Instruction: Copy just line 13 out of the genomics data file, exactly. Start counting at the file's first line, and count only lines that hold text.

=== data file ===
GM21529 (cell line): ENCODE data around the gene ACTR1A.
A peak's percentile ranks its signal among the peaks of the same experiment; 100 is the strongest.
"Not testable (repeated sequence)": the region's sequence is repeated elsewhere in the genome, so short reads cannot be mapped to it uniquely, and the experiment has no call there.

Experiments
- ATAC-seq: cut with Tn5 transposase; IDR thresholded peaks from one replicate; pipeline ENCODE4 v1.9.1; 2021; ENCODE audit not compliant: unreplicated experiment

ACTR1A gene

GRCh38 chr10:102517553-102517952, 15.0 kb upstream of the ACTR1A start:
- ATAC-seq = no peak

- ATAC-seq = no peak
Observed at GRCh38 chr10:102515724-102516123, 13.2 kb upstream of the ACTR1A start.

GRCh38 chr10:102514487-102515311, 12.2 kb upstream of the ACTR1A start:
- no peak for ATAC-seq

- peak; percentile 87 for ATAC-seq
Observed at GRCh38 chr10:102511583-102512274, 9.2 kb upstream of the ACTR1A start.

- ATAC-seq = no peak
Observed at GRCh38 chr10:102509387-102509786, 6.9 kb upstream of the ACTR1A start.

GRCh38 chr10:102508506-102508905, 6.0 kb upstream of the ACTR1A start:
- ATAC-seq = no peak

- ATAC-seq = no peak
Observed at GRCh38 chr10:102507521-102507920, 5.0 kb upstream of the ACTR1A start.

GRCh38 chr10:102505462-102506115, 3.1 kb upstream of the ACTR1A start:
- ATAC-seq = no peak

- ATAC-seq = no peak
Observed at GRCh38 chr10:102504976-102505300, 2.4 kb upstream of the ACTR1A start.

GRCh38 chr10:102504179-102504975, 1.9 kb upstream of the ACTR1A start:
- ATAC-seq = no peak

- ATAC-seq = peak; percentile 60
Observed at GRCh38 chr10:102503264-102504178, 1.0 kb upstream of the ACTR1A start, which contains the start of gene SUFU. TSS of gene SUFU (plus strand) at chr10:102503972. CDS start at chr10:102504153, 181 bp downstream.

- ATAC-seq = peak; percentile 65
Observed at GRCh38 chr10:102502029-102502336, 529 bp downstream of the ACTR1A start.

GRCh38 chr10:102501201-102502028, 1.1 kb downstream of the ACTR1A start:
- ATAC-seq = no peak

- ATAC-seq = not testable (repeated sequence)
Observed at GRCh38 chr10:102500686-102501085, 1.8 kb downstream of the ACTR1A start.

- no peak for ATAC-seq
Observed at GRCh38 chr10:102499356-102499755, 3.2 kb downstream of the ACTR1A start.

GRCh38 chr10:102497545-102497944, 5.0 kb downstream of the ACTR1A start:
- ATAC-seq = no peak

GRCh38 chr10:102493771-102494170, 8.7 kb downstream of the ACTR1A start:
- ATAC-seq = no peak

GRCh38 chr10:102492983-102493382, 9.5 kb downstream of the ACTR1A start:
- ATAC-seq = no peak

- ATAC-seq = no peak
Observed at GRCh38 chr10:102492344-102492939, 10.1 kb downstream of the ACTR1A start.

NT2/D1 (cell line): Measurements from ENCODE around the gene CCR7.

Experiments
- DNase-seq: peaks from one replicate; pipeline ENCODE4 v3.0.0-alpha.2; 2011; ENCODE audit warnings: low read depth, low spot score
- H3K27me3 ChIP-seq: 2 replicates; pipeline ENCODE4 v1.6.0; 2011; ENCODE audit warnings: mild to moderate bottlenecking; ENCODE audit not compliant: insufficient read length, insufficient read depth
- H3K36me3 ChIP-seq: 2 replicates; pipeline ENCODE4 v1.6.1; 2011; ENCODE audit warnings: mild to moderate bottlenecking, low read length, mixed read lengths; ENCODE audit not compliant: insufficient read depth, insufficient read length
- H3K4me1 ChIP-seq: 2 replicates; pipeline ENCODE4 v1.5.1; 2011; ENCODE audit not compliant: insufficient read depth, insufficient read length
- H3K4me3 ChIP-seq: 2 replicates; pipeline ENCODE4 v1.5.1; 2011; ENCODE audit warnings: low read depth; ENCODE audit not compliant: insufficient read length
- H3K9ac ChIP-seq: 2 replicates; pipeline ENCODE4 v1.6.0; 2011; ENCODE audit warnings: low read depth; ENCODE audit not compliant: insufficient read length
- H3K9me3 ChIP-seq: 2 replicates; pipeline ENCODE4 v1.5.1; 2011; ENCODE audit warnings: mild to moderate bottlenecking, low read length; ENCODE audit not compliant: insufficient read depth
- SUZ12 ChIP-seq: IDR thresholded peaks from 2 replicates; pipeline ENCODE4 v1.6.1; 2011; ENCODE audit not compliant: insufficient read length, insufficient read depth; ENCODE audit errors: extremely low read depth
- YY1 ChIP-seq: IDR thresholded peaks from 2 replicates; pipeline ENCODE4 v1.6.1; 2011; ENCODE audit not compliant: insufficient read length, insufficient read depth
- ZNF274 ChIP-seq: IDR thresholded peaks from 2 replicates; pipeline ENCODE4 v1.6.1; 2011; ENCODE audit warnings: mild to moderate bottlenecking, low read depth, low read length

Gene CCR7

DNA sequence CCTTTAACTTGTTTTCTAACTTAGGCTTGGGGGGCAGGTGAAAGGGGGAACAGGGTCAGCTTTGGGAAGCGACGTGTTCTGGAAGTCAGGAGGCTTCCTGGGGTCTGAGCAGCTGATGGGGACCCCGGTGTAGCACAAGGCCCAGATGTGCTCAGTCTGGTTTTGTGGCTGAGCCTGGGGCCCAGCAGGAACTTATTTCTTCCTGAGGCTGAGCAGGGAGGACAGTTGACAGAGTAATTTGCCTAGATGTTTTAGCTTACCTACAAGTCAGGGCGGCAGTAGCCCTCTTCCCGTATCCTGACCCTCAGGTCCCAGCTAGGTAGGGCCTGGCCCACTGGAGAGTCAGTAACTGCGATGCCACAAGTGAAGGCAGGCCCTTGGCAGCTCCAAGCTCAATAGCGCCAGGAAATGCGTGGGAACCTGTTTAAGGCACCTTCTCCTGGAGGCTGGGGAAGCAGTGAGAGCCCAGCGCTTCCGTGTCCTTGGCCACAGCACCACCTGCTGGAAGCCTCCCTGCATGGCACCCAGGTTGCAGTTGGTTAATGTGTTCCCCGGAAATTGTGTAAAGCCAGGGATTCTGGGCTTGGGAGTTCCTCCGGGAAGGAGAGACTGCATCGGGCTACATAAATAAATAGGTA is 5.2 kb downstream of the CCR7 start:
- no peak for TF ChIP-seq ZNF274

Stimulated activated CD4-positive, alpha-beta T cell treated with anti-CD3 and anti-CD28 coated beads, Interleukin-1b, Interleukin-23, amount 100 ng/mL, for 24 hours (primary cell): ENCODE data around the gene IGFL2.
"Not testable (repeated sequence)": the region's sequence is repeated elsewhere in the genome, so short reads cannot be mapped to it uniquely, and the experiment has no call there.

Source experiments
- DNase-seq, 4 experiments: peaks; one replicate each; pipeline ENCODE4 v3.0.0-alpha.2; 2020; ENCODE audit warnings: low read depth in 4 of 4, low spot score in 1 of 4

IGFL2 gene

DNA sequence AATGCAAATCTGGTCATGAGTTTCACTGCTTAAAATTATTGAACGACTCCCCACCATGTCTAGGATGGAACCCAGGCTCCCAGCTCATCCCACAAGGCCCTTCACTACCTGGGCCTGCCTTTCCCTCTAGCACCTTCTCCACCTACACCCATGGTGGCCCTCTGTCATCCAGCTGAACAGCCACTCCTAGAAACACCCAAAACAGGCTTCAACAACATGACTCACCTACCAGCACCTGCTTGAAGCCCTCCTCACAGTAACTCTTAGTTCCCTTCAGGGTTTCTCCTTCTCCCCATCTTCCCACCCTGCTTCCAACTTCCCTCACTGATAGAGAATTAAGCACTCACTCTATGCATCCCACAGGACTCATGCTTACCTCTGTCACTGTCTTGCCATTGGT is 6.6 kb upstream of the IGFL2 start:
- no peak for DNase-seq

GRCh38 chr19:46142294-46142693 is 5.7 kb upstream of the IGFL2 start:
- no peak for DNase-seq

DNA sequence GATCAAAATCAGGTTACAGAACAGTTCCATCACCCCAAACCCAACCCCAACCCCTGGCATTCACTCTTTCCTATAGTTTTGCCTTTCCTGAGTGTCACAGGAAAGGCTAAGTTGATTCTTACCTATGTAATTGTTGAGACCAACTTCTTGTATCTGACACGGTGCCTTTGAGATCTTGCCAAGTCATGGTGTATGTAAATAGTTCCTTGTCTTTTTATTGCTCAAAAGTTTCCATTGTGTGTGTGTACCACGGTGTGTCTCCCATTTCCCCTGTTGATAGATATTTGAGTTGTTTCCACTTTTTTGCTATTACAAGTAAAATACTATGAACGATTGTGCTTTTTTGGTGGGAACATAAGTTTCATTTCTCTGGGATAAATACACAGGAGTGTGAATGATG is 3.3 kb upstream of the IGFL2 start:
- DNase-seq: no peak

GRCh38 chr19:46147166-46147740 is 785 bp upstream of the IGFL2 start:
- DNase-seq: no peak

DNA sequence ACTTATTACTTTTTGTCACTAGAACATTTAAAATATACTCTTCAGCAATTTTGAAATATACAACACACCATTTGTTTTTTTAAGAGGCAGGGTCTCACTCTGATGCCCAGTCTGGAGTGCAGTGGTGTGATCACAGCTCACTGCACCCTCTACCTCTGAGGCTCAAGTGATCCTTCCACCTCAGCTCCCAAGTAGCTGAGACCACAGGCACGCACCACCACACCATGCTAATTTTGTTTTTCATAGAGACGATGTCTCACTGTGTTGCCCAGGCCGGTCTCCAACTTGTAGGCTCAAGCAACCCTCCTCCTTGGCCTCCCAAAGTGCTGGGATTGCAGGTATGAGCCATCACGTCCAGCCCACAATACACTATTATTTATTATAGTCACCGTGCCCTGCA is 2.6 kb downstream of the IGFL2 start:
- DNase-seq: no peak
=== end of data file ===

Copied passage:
- peak; percentile 87 for ATAC-seq